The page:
Strategic Studies Quarterly

Volume 15 Issue 3 - Fall 2021

  • Published
  • Foreword

    Victor Mbodouma

    The editor outlines this issue's articles and introduces a new section, Par Avion (by airmail) featuring articles with international perspectives on US national security strategy. These articles offer international insights on how the US can strengthen its deterrent strategy while working collaboratively with allied states.

  • Strategic Imperative: A Competitive Framework for US-Sino Relations

    CAPT Michael P. Ferguson, USA

    Does forsaking the conceptual framework of competition signal a return to toothless engagement policies of the twentieth century, overlook the human rights abuses of competitors, abandon critical allies, and concede global influence and access to regional powers emboldened by decades of US collaboration?

  • The Remote Sensing Revolution Threat

    LTC Brad Townsend, USA

    What are the weaknesses in existing US ap­proaches to managing the remote sensing threat, and how can the US mitigate this emerging and ubiquitous threat?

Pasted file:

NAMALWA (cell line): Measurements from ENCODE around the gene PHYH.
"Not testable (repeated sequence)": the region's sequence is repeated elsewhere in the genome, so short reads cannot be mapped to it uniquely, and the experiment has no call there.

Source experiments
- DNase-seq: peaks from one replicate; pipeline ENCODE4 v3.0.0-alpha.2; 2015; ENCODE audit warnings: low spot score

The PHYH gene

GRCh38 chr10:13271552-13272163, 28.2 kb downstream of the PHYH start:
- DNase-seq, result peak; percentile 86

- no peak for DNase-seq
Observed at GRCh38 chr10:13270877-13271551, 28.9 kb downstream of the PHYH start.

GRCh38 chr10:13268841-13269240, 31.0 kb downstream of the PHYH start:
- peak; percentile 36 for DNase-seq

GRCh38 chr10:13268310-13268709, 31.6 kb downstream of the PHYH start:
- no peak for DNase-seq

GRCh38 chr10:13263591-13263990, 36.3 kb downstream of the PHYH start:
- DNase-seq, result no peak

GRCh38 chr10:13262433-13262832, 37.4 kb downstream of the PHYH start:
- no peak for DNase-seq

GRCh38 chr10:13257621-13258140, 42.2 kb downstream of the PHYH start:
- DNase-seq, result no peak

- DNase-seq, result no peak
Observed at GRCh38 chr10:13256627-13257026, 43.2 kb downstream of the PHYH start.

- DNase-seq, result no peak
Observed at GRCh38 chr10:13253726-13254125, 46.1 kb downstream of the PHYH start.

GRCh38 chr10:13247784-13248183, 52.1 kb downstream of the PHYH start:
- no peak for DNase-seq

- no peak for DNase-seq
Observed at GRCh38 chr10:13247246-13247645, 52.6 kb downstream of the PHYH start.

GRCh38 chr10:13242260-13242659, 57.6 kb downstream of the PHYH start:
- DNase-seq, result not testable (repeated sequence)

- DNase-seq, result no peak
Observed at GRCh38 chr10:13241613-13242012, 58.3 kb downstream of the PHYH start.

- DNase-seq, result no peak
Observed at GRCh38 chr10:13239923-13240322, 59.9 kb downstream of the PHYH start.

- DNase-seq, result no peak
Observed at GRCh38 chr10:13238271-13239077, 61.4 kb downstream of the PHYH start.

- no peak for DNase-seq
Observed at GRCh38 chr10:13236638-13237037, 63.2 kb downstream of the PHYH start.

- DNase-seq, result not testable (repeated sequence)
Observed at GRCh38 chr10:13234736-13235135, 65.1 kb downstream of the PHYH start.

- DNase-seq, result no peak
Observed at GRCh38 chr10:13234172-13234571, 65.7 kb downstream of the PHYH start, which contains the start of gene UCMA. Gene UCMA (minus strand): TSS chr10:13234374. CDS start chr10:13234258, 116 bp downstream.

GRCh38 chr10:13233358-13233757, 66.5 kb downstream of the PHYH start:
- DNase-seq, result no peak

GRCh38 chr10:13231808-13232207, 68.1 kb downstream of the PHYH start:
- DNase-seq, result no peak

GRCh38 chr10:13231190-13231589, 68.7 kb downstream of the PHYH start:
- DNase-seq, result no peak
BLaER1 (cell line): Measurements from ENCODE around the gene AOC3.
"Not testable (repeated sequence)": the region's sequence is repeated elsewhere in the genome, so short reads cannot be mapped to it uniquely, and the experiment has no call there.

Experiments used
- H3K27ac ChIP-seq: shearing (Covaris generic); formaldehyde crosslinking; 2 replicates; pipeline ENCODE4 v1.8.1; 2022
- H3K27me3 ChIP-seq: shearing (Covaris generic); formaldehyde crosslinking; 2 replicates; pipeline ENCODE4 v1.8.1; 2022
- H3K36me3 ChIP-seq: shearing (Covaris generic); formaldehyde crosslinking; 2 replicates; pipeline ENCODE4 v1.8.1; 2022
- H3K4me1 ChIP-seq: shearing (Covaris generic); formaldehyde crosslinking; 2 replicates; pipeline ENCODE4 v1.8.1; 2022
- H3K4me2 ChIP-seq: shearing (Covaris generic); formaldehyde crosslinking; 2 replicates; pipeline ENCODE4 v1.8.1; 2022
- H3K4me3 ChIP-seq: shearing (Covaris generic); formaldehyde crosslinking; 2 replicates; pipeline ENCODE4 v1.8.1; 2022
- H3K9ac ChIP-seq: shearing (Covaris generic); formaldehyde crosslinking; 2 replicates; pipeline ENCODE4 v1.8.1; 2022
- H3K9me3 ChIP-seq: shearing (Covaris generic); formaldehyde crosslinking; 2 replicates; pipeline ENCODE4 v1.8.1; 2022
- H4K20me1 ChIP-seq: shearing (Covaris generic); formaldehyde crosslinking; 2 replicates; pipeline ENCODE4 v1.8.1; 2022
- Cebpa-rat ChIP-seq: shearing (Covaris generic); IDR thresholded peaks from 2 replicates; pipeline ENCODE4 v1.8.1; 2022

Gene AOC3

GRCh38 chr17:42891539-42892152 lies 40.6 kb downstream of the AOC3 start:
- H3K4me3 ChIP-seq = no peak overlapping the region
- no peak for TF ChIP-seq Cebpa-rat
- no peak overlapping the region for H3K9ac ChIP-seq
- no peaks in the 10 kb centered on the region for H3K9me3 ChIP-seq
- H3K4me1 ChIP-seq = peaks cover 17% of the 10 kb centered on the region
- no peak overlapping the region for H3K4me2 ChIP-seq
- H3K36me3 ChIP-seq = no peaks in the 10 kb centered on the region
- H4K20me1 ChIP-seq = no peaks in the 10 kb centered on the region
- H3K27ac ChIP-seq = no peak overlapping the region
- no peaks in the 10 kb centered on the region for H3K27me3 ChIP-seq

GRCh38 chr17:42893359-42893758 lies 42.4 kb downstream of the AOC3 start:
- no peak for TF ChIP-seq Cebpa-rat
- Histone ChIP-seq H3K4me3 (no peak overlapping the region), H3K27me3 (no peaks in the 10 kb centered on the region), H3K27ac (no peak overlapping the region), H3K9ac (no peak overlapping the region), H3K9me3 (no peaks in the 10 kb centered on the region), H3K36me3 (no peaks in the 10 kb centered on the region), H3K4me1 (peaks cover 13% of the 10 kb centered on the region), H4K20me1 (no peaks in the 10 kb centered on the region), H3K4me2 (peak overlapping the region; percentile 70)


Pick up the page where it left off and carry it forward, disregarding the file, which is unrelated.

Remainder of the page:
• Cover of Rebranding China

    Rebranding China: Contested Status Signaling in the Changing Global Order

    by Xiaoyu Pu
    Reviewed by David A. Anderson

    The author asserts that China projects mixed messages to its domestic and international audiences and needs to better articulate its preferred status. Sending mixed or confusing status signals can lead to geopolitical friction, distrust, and deep suspicions of China’s real intent by its own people and the global community at large.

  • Cover of Russia Abroad

    Russia Abroad: Driving Regional Fracture in Post-Communist Eurasia and Beyond

    by Anna Ohanyan
    Reviewed by LTC Andrew Forney, USA

    Beyond a thoughtful collection of intellectually rich essays, this book also provides a striking (and needed) counterpoint to a narra­tive of globalization that, while tested in the past, still holds sway today. It provides an interesting context to assess state fragility and regional fracture relative to Russia’s current machinations in its near-abroad.




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